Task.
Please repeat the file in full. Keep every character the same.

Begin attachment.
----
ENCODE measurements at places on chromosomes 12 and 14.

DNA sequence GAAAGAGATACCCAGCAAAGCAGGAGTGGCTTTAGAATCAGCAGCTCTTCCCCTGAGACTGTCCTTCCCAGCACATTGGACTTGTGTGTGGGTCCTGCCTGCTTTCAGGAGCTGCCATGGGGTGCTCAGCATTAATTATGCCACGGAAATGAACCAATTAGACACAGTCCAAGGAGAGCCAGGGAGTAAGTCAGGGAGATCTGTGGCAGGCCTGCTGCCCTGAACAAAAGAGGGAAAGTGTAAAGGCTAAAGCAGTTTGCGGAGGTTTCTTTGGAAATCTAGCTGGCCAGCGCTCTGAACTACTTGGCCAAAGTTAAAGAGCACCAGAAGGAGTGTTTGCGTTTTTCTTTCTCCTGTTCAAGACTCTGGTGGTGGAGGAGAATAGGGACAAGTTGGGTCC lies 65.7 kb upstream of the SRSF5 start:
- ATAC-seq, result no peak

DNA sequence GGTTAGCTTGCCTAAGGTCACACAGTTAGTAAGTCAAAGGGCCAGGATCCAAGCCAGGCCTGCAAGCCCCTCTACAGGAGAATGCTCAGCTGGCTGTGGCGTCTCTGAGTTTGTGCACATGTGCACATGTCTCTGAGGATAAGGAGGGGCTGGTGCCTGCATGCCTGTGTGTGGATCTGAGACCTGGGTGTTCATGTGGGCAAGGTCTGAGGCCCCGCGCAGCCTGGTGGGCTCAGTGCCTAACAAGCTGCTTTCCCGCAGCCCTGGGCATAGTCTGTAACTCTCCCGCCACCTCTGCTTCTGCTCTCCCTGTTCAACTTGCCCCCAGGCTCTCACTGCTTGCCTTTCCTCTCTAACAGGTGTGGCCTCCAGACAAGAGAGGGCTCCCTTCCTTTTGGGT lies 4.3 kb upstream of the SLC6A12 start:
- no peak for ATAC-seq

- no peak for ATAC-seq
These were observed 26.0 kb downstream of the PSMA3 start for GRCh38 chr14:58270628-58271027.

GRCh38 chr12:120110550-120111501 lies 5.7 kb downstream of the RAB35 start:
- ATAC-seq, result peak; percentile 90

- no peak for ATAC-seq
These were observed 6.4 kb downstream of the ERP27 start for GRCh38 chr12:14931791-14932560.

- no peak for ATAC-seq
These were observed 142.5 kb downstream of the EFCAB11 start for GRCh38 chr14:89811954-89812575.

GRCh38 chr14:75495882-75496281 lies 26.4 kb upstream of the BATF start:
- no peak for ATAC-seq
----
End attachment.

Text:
ENCODE measurements at places on chromosomes 12 and 14.

DNA sequence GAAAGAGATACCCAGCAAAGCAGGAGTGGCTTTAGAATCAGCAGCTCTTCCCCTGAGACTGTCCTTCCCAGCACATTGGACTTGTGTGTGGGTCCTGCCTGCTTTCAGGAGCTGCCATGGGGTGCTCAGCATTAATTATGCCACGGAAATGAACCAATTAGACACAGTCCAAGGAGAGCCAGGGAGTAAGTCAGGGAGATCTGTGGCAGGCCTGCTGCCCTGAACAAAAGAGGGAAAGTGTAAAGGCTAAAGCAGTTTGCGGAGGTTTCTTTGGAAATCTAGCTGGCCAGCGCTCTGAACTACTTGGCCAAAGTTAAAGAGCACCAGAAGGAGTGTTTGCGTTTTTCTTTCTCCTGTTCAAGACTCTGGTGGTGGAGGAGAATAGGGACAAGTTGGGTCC lies 65.7 kb upstream of the SRSF5 start:
- ATAC-seq, result no peak

DNA sequence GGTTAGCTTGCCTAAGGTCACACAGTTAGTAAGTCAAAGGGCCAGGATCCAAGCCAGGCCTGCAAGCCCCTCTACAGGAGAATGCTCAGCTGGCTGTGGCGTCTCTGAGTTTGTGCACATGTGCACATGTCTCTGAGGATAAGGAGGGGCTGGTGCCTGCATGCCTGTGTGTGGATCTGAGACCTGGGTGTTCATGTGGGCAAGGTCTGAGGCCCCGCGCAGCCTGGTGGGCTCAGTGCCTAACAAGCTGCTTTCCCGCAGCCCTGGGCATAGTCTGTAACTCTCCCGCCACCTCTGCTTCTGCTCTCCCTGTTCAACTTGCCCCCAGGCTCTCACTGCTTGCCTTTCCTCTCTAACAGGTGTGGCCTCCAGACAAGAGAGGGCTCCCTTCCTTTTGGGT lies 4.3 kb upstream of the SLC6A12 start:
- no peak for ATAC-seq

- no peak for ATAC-seq
These were observed 26.0 kb downstream of the PSMA3 start for GRCh38 chr14:58270628-58271027.

GRCh38 chr12:120110550-120111501 lies 5.7 kb downstream of the RAB35 start:
- ATAC-seq, result peak; percentile 90

- no peak for ATAC-seq
These were observed 6.4 kb downstream of the ERP27 start for GRCh38 chr12:14931791-14932560.

- no peak for ATAC-seq
These were observed 142.5 kb downstream of the EFCAB11 start for GRCh38 chr14:89811954-89812575.

GRCh38 chr14:75495882-75496281 lies 26.4 kb upstream of the BATF start:
- no peak for ATAC-seq